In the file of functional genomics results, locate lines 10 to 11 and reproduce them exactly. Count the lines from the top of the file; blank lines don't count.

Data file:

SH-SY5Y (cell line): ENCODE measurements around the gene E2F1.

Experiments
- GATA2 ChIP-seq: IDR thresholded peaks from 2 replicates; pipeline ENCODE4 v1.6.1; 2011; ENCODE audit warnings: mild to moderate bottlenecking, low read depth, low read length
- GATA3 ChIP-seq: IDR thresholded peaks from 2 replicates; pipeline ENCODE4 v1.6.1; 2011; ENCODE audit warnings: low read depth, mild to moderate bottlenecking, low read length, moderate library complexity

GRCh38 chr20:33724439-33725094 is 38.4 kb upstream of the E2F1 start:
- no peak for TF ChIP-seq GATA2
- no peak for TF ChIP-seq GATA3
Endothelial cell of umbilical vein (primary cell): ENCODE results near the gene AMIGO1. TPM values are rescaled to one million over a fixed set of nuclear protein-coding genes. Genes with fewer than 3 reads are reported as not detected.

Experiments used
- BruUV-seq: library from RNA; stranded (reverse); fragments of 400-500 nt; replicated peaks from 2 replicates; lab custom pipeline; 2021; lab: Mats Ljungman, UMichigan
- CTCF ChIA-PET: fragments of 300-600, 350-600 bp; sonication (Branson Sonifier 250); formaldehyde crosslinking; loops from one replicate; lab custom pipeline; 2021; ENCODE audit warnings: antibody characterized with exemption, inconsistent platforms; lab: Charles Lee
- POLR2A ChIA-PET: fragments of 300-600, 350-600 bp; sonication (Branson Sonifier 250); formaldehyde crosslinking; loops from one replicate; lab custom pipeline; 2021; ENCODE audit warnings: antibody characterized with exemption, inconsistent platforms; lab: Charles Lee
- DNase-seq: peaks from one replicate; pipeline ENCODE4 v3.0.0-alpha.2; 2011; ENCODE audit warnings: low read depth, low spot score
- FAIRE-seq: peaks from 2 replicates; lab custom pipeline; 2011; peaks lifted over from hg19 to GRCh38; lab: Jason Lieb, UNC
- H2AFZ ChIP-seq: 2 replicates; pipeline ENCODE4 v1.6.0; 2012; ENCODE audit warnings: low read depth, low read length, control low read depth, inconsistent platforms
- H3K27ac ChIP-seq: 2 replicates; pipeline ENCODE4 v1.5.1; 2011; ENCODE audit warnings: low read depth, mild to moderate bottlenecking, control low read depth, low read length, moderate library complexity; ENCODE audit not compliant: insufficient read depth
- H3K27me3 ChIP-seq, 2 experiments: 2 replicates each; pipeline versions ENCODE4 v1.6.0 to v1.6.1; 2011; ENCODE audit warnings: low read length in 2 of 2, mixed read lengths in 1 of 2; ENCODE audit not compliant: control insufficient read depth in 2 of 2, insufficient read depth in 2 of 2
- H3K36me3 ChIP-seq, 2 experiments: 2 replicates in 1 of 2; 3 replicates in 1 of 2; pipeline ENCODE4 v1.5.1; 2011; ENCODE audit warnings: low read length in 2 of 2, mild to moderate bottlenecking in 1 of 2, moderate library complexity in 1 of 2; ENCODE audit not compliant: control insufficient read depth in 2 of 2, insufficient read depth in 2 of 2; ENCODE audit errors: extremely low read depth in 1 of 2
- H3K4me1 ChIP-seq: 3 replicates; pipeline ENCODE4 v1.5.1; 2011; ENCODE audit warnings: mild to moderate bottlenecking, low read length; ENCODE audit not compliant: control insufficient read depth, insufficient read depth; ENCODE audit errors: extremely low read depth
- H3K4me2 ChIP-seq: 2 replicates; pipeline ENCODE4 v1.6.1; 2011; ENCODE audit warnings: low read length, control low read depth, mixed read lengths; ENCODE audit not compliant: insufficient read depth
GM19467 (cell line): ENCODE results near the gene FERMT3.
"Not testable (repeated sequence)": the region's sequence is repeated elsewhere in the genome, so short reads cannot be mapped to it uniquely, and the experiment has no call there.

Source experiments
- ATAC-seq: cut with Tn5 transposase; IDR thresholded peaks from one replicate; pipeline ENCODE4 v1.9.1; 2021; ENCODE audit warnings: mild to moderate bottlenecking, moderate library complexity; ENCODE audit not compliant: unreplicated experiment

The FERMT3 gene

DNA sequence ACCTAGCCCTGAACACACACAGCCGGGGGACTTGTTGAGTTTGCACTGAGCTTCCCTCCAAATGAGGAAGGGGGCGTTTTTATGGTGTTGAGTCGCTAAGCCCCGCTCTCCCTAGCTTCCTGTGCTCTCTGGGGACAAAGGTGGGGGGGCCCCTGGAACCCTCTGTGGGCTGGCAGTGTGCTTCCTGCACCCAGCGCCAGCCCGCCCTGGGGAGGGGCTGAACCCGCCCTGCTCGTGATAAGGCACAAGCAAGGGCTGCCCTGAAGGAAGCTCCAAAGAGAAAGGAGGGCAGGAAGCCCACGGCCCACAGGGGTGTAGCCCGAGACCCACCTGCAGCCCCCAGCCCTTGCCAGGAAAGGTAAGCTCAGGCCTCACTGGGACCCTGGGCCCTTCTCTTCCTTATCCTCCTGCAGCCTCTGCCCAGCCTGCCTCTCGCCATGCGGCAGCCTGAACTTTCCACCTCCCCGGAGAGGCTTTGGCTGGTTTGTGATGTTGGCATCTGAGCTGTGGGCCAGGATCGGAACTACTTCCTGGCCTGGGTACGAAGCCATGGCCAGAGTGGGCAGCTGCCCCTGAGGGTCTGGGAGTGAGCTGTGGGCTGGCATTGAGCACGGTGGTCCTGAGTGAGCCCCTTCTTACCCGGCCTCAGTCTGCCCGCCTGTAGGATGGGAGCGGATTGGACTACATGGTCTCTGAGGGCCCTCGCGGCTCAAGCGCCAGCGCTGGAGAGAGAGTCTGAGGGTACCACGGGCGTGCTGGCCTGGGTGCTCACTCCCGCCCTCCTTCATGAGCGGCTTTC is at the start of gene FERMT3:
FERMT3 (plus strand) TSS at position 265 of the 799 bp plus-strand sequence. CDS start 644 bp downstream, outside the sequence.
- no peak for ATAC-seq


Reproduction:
- BruUV-seq: library from RNA; stranded (reverse); fragments of 400-500 nt; replicated peaks from 2 replicates; lab custom pipeline; 2021; lab: Mats Ljungman, UMichigan
- CTCF ChIA-PET: fragments of 300-600, 350-600 bp; sonication (Branson Sonifier 250); formaldehyde crosslinking; loops from one replicate; lab custom pipeline; 2021; ENCODE audit warnings: antibody characterized with exemption, inconsistent platforms; lab: Charles Lee